Syrians feel the economic bite ahead of Ramadan

Sunday 05/06/2016
Syrian refugee shopping with his humanitarian aid vouchers

BEIRUT - The month of Ramadan, sacred and much antici­pated across the Muslim world, is considered a time of family gather­ings, festive banquets, alms giving and worship.
Syrians are getting none or little of that this Ramadan, their sixth since the outbreak of the war in March 2011. More than ever, they find themselves trapped in need and poverty, with families divided and lives shattered by the fighting. The recent devaluation of the Syr­ian pound, the most severe in the country’s history, has added to the misery.
Five years ago, one US dollar was equivalent to 50 Syrian pounds, an exchange rate that had been sta­ble since the mid-1980s. Banks, industry, commerce, government and ordinary citizens predicated their daily lives on that rate, which provided a decent income for most Syrians.
Before the war, for example, a university professor or a senior banker in the private sector used to make up to 200,000 Syrian pounds a month — $4,000. The salary re­mains but it is worth $333 because of the drop in value of the Syrian currency, which now trades at 600 pounds to the dollar.
A cabinet minister, the highest pay grade in the government sec­tor, used to be paid $1,500 a month. That is now worth $125. A driver used to make $200-$300. That is now well below $20. A soldier’s sal­ary is $26 a month.
This pain is being felt strongly throughout Syria, as Ramadan ar­rives with its numerous dues and obligations.
Prices have tripled at least, which means the average Syrian house­hold can no longer afford most goods and services. Many people, unable to live off their low salaries, have left, seeking better prospects in Turkey or Europe.
Some have stayed but they are struggling to make ends meet. For example, a bundle of seven loaves of subsidised Arabic bread used to sell for 16 cents but costs 34 cents.
White sugar used to cost 7 cents per kilogramme. It is now $1.20. A kilogramme of tomatoes, which pre-war sold at 5 cents, now costs $1.83. Meat, affordable at least once a month for all Syrians before 2011, used to cost $3.50 per kilogramme. It now costs $23, a sum unafford­able for nearly all Syrians.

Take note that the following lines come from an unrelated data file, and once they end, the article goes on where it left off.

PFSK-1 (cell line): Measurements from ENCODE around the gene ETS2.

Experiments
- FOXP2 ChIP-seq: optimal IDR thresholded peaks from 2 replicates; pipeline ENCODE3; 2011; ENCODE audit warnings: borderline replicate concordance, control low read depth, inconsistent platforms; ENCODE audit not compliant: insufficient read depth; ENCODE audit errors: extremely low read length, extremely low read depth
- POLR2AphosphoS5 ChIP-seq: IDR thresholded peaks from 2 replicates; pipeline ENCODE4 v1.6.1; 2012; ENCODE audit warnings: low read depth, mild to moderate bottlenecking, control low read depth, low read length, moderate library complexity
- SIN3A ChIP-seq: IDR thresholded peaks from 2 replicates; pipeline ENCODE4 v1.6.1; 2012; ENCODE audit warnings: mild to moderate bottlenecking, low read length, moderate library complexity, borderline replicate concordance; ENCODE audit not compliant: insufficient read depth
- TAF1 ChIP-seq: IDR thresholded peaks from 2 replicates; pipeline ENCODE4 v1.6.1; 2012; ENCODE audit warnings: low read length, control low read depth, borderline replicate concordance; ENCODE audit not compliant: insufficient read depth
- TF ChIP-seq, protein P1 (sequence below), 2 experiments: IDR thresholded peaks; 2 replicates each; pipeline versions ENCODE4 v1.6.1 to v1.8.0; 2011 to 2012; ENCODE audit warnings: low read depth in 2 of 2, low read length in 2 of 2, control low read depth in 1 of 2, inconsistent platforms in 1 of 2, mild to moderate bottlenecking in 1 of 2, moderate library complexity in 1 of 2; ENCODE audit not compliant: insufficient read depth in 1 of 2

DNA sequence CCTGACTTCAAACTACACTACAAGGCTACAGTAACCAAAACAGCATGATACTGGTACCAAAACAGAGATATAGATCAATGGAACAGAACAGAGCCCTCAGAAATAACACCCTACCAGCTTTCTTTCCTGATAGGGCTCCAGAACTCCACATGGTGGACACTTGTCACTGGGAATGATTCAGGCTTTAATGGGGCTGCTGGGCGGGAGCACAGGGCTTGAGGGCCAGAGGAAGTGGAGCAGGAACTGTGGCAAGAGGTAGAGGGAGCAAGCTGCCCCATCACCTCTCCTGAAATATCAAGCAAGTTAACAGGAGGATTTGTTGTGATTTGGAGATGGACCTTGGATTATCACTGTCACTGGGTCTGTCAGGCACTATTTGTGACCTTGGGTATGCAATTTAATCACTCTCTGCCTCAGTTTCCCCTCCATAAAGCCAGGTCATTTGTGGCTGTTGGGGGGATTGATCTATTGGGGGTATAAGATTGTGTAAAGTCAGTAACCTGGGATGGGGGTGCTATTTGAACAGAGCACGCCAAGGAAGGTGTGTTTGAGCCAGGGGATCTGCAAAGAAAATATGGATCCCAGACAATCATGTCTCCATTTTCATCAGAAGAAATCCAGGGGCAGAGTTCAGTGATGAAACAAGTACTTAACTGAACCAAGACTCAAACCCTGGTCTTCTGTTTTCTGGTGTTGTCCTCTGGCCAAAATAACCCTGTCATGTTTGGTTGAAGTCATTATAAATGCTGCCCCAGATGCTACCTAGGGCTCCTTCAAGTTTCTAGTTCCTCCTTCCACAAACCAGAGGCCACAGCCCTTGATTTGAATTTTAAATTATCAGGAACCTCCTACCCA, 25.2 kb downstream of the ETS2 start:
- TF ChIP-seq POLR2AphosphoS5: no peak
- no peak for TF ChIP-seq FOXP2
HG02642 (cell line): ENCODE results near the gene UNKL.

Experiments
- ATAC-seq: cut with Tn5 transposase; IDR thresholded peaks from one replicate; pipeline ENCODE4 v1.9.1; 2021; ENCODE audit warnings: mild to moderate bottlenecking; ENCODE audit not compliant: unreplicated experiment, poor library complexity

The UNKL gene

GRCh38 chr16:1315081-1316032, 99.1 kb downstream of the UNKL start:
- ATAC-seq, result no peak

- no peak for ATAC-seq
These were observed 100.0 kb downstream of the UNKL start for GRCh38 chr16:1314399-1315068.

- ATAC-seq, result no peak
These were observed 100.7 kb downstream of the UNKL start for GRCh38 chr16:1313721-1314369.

The locally manufactured ciga­rette, al-Hamra, once cost 12 cents a pack and was in high demand by blue collar workers and labourers. It now costs 92 cents.
Dining at an affordable restau­rant, which is traditional during Ramadan, used to cost $3 per per­son. It is now $6-$8 and can reach $16-$26 per person for more so­phisticated dining.
This is quite cheap if one is earn­ing an income in hard currency, such as Syrians employed by in­ternational organisations and the United Nations, but out of reach for the overwhelming majority who are paid in local currency.
The giving of alms, essential in Ramadan and mandated by Islam, is simply no longer possible be­cause they are usually given only when households have some spare cash, which no longer applies to most Syrians.
Some accuse Syria’s Central Bank of purposely playing with the ex­change rate to raise its flow of Syr­ian pounds.
The government had three sources of income — oil, economic surplus and taxes — all of which have ceased providing today.
Revenue from the oil sector, in the red in 2007-10, has dried up completely since the oil fields are held by the Islamic State (ISIS).
Surplus was once high from tel­ecommunications, tobacco manu­facturing and government banking but these have all been cut back by at least 60% because of the war.
New taxes cannot be levied in time of war, so how will the state bankroll its massive war and con­tinue to pay all state employees?
The public sector costs $1.05 bil­lion annually, with $137 million in pensions. One creative idea would be to encourage Syrians to buy dollars — and abandon their Syr­ian pounds in exchange for foreign currency, flooding the market with local currency that the government can use to pay salaries and fund its war on all fronts.
Others argue that the devalua­tion of the Syrian pound is because Russia and Iran, the main foreign backers of the regime of Syrian President Bashar Assad, are not providing enough economic as­sistance. Some even accuse anti- Assad Saudi Arabia, which still has the largest reserve of Syrian pounds, of devaluating the Syrian currency from Riyadh.
Regardless of who may be behind Syria’s economic crisis, the Syrian pound is not recovering and the state refuses to dollarise the econo­my, arresting those who buy or sell hard currency.
Until a political settlement can be reached, the economic situation will deteriorate for all Syrians, with or without Ramadan.

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